Guess Which Continent is Home to 14 of the 15 Most Optimistic Countries?

Are you optimistic about your future? Do you think that, in five years, your life will be better than it is now? If you live in sub-Saharan Africa, your answer is probably a strong, “Yes,” according to a recent Gallup poll. It is, by far, the most optimistic region in the world. In countries like Burkina Faso, Comoros, and Niger, nearly all citizens are looking forward to a better future.

But the conclusion that Gallup draws about the reason for the optimism stands on trite, stale notions of Africa (of course, regarded as a single entity, though there are over 55 countries on the continent) as a place of unremitting war, poverty, and suffering.

It’s a remarkably uninformed and improper explanation from the venerable organization, and it should be changed to reflect an obvious reality: People are optimistic about their future because their recent pasts give them reason to be optimistic about their futures, too.

The poll looked at respondents’ answers to the Cantril Self-Anchoring Scale, which works like this: "Please imagine a ladder with steps numbered from zero at the bottom to 10 at the top." The top of the ladder represents the best possible life for you and the bottom of the ladder represents the worst possible life for you.

On which step of the ladder would you say you personally feel you stand at this time? On which step do you think you will stand about five years from now?

The common characteristic of 14 of the top 15? Geography:


Excluding Turkmenistan, they’re all in sub-Saharan Africa.

What’s going on here? Gallup offers two explanations.

First, because the scale is relative, if a person indicates that right now they’re “at the top of their ladder,” by definition they can’t be more optimistic about the future. Unfortunately, there’s not enough free, publicly-available data to get a sense for how much this affects the results.

Gallup completely misses the mark in its second explanation:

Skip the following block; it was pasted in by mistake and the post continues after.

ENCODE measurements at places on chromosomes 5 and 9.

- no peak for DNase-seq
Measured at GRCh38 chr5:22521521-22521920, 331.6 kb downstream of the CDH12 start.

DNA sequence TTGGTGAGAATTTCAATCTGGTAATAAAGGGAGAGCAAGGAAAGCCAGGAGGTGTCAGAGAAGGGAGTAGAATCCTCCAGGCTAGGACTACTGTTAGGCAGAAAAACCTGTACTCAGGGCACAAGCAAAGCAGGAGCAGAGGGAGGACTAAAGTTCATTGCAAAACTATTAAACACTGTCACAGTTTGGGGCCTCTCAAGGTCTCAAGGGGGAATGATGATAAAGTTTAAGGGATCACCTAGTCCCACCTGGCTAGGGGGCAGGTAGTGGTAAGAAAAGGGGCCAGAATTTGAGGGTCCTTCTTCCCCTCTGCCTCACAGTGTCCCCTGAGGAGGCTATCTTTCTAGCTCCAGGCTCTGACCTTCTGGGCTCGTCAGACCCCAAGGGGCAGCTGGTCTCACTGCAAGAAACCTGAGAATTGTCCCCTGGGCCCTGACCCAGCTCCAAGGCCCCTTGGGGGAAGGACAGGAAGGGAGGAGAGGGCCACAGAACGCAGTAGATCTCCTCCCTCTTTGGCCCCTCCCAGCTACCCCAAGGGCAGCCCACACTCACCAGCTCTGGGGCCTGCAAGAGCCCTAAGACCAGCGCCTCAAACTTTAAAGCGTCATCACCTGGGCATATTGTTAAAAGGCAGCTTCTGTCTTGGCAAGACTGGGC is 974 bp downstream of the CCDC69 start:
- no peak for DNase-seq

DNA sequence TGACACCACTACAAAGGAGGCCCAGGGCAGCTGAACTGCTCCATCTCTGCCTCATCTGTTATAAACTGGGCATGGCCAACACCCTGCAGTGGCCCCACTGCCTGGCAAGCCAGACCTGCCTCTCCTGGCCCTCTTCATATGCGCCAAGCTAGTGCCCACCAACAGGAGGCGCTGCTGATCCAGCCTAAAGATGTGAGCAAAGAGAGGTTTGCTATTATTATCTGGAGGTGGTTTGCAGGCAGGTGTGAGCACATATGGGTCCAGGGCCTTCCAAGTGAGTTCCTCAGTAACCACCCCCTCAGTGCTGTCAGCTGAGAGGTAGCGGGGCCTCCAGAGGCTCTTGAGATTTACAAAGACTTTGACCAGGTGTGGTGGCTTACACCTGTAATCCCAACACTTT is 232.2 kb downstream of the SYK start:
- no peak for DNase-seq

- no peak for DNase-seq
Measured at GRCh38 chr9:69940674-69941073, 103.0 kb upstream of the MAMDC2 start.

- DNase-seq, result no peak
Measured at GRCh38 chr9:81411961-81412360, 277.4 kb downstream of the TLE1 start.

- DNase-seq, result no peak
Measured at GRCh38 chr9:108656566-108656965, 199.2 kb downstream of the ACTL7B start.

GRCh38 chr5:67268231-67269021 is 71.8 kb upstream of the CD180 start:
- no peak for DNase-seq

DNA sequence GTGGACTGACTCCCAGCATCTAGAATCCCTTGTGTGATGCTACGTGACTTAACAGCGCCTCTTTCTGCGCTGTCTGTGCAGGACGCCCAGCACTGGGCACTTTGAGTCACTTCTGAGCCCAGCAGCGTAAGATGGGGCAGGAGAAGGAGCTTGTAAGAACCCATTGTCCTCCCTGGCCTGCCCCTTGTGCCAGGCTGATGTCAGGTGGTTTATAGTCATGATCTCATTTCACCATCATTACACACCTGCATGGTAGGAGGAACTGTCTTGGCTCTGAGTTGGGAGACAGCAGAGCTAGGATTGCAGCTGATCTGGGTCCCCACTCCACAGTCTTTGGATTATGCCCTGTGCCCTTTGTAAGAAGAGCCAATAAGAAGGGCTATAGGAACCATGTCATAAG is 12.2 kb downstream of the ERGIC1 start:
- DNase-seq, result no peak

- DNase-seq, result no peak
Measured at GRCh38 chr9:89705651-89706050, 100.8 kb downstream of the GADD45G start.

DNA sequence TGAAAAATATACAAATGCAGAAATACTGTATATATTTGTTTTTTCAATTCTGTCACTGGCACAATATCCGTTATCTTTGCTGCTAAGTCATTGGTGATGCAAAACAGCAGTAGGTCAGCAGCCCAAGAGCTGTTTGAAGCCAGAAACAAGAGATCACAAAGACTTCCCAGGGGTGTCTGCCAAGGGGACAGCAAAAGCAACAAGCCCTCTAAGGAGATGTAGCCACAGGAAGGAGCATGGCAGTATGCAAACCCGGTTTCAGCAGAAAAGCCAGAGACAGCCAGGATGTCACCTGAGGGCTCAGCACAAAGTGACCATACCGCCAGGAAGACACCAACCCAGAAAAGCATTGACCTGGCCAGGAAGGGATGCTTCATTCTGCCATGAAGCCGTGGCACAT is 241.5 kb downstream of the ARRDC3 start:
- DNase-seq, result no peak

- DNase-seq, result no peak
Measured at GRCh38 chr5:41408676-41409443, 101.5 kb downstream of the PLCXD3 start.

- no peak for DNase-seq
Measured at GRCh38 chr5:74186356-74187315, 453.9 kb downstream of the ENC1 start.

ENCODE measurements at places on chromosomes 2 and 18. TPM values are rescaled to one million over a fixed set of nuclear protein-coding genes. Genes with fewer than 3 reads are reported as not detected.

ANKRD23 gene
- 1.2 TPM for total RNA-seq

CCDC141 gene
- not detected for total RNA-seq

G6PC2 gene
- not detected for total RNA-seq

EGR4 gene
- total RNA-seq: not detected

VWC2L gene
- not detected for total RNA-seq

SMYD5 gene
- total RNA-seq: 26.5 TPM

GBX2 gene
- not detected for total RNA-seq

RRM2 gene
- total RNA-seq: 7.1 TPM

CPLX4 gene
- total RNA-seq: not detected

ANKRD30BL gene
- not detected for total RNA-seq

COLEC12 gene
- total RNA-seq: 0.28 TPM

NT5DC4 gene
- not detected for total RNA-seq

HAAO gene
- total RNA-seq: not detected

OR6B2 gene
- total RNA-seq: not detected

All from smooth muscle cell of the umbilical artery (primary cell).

“Some of the most optimistic countries are those with the lowest current life ratings, reflecting the belief that their current situations are poor and can only get better. Optimism may be more widespread in these countries simply because people cannot imagine that their lives could get any worse.”

That claim doesn’t hold up to even the barest scrutiny. It’s destructive and pernicious to view sub-Saharan African countries as little more than places where life can’t get worse.

Three simple anecdotes should help show why:

  - Almost 20 years ago, 800,000 Rwandans – men, women, and children – were massacred in genocide

  - The murderous, dictatorial regimes of Idi Amin and Milton Obote are childhood memories for many Ugandans, when opposition members would “disappear” without warning

  - The DRC’s current issues are dwarfed by its issues 15 years ago, when two massive wars led to an estimated 5,400,000 Congolese dying from starvation and disease.

I suspect Rwandans, Congolese, and Ugandans can pretty easily imagine their lives being worse than they are today.

Getting past simple anecdotes, though, let’s use Gallup’s own publicly-available data to see if they’re making a data-driven explanation, or defaulting to lazy tropes.


Above are the mean Cantril scores for almost all of the most optimistic countries (Comoros’ data was tough to find), with the BRICs for comparison. Some of the African countries which just can’t possibly get any worse are, on average, currently more satisfied than India, China, and South Africa.

Do you think Gallup would argue that Indians and Chinese believe their lives couldn’t get any worse?

Let’s take it one step further, and look at the recent past for these countries, using economic growth and maternal mortality as general indicators of improvement:



Most of the optimistic countries have seen high economic growth and improvements in health in recent years. In other words, life’s already better than it was, and there’s every reason to think it’s going to be even better in five years.

These countries are optimistic because the recent past gives them reason to feel good about the future.

If Greece was growing at 7% annually, it’d be optimistic, too. It’s not, and it isn’t; 38% of Greeks believe their lives will be worse in five years.

To be sure, absolute per capita GDP is incredibly low in many of these countries, and too many mothers will not live to see their children grow up all across the region. We all hope that the future will be better than the present.

But it’s not because “things can’t get worse,” a false statement that leads to readers having an extremely distorted view of sub-Saharan Africa.